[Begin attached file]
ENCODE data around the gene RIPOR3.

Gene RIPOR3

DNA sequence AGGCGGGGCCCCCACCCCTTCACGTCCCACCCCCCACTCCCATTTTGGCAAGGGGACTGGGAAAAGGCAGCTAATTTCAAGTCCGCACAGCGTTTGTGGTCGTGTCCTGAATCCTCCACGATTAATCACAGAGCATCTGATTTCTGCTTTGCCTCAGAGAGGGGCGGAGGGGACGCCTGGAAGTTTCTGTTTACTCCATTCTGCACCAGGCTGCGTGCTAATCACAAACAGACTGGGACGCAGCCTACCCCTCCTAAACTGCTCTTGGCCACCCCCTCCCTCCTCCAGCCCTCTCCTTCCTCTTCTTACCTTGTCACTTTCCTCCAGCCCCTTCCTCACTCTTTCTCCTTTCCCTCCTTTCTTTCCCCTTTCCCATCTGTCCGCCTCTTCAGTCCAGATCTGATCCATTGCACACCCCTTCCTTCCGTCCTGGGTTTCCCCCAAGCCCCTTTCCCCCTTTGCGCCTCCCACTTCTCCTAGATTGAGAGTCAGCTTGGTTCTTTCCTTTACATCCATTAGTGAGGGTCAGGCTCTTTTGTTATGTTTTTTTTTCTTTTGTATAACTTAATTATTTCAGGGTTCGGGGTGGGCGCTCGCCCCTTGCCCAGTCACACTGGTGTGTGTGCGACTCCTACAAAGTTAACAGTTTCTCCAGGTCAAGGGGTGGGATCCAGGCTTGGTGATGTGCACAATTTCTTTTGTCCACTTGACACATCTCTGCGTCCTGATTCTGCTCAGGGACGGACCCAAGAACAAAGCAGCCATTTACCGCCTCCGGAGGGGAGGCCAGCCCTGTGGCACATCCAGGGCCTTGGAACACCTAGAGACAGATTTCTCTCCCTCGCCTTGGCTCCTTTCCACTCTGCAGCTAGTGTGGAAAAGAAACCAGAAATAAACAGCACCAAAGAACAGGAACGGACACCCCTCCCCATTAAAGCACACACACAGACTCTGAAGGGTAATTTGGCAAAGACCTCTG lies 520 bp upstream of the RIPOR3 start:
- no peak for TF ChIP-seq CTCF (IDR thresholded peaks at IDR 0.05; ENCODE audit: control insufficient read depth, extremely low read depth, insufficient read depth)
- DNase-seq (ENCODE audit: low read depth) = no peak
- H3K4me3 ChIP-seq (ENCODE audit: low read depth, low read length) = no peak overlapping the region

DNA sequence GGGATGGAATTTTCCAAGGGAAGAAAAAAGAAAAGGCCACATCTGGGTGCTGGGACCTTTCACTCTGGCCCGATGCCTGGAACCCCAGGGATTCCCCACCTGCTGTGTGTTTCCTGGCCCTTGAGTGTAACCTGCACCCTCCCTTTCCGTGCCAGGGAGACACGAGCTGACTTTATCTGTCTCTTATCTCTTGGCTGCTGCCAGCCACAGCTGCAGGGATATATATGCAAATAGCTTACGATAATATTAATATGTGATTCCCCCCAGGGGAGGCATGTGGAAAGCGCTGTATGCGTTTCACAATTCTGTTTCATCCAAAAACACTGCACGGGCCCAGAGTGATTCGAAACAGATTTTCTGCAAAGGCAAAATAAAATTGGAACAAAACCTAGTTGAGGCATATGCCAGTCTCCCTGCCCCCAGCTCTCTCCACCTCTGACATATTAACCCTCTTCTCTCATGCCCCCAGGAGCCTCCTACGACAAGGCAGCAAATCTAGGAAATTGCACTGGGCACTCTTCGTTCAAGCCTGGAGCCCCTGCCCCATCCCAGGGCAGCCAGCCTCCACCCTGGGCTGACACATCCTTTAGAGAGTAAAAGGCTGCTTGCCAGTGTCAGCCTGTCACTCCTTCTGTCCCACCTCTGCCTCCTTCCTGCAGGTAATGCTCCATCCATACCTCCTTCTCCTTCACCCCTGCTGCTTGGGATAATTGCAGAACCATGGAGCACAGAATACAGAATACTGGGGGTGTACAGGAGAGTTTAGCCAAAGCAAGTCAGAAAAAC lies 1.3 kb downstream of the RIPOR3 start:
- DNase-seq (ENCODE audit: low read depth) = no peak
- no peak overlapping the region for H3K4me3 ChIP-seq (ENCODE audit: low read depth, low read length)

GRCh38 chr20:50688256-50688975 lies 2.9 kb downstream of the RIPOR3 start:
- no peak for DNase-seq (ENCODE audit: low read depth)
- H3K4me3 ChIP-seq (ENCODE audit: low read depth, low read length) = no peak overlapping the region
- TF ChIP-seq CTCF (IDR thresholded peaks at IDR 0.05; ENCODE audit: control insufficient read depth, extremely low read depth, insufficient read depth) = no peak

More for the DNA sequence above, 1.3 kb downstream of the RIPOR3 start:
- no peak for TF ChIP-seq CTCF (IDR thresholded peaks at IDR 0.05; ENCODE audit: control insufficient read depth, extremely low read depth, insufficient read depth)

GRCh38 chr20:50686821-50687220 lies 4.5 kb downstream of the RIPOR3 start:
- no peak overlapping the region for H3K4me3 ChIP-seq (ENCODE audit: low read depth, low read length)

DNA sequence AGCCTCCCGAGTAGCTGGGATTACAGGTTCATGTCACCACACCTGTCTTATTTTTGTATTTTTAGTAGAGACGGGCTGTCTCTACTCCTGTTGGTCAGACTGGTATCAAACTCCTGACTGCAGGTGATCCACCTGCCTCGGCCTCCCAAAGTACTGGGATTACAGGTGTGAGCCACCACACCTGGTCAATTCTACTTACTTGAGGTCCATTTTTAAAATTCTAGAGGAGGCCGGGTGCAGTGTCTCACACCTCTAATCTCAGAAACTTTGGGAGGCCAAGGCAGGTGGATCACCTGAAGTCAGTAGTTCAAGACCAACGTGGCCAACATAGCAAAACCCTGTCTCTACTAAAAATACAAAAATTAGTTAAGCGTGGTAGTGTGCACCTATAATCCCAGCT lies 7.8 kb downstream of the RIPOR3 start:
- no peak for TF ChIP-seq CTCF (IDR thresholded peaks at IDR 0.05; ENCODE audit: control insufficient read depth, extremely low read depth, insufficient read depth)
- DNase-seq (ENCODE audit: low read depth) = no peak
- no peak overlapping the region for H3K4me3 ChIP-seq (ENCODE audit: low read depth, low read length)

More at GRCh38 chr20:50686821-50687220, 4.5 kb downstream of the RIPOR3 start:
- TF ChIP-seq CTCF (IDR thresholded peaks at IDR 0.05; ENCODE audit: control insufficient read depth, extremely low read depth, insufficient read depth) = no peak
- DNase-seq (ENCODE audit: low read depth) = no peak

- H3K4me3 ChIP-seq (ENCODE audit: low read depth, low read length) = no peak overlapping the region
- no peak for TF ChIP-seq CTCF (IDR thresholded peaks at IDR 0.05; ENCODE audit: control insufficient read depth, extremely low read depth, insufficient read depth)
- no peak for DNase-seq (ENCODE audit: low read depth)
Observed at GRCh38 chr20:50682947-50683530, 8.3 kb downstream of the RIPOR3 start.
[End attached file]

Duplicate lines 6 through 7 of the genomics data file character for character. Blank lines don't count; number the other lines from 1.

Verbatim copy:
- H3K4me3 ChIP-seq (ENCODE audit: low read depth, low read length) = no peak overlapping the region

DNA sequence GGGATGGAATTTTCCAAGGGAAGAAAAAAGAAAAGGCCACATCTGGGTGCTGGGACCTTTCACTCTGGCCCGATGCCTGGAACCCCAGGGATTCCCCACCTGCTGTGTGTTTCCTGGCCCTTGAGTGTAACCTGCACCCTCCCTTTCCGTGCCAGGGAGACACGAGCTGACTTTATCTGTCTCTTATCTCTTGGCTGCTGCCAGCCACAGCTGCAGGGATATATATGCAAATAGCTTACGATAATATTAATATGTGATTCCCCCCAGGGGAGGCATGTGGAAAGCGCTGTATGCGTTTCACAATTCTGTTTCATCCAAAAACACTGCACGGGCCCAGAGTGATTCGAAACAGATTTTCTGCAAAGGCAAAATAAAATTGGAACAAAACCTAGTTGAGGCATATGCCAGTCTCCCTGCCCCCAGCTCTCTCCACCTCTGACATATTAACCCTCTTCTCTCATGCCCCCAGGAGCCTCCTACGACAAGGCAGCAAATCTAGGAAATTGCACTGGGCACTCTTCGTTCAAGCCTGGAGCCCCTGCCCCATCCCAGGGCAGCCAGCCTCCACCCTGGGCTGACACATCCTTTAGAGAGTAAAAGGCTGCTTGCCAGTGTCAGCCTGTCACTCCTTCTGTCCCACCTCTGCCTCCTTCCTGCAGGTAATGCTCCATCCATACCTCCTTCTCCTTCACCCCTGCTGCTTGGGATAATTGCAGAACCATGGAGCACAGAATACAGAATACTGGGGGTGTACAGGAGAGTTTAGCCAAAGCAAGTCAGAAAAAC lies 1.3 kb downstream of the RIPOR3 start: